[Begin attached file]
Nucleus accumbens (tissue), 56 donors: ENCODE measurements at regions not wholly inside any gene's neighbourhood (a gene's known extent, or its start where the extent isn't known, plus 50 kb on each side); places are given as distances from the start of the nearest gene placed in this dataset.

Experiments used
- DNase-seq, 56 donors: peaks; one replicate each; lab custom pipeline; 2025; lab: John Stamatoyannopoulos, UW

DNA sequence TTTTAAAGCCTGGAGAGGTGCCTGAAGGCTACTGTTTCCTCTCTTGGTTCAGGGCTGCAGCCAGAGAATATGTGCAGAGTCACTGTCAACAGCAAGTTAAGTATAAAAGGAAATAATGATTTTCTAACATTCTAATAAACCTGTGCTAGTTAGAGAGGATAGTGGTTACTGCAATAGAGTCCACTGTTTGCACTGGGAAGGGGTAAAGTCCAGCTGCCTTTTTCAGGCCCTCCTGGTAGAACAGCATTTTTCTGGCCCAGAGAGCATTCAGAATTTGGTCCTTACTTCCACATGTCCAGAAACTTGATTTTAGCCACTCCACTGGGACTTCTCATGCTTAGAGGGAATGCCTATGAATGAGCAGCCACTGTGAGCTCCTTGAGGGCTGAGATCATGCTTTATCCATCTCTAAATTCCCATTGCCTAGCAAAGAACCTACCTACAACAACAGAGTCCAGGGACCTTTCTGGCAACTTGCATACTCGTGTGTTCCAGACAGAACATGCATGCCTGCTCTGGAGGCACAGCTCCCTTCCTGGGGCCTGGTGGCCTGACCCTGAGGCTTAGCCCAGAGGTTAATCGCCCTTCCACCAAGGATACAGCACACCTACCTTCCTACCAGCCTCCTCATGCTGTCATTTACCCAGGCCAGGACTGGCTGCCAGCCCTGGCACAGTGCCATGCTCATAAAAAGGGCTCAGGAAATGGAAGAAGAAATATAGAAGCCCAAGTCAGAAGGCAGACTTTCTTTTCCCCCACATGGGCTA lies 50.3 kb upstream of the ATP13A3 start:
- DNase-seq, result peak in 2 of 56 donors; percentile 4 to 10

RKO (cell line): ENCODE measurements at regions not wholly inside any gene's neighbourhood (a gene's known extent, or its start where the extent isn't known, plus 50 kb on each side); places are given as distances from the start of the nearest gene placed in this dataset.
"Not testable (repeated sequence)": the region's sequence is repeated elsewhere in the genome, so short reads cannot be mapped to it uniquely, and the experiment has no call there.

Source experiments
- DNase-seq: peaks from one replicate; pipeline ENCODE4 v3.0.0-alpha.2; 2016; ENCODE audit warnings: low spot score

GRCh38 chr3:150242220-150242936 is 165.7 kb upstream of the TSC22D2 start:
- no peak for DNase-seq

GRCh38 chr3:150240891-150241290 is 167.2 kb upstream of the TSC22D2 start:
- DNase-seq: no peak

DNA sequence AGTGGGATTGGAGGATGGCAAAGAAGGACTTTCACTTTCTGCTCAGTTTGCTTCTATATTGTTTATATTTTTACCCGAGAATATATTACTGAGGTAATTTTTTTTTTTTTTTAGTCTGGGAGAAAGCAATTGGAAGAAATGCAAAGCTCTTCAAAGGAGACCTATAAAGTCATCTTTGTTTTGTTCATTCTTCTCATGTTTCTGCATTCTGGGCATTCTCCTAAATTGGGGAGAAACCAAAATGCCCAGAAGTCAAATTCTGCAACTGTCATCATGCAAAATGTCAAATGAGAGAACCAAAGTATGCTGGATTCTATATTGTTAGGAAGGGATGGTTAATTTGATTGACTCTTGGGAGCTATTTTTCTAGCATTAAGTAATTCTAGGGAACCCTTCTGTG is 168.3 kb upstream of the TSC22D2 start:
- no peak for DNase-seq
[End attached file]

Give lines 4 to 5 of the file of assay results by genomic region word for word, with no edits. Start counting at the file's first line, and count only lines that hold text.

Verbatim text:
DNA sequence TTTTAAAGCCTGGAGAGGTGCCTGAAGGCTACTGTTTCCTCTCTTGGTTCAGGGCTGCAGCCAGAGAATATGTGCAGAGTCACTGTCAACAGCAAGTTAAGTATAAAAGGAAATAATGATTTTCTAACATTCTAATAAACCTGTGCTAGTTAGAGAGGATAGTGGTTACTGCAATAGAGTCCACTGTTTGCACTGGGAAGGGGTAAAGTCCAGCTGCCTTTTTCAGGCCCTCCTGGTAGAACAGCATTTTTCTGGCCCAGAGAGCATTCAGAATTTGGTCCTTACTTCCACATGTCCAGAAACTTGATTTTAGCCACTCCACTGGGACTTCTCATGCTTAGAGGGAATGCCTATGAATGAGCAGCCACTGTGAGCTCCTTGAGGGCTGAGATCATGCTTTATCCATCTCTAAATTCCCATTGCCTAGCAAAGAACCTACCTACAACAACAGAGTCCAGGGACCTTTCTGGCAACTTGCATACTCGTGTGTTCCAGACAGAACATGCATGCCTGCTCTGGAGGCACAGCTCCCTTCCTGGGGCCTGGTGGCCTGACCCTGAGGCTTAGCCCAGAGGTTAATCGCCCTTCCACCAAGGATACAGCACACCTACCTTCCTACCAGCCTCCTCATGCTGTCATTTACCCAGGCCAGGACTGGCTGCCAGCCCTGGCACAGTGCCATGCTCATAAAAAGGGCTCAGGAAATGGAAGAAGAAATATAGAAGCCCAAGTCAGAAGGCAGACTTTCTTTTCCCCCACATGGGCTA lies 50.3 kb upstream of the ATP13A3 start:
- DNase-seq, result peak in 2 of 56 donors; percentile 4 to 10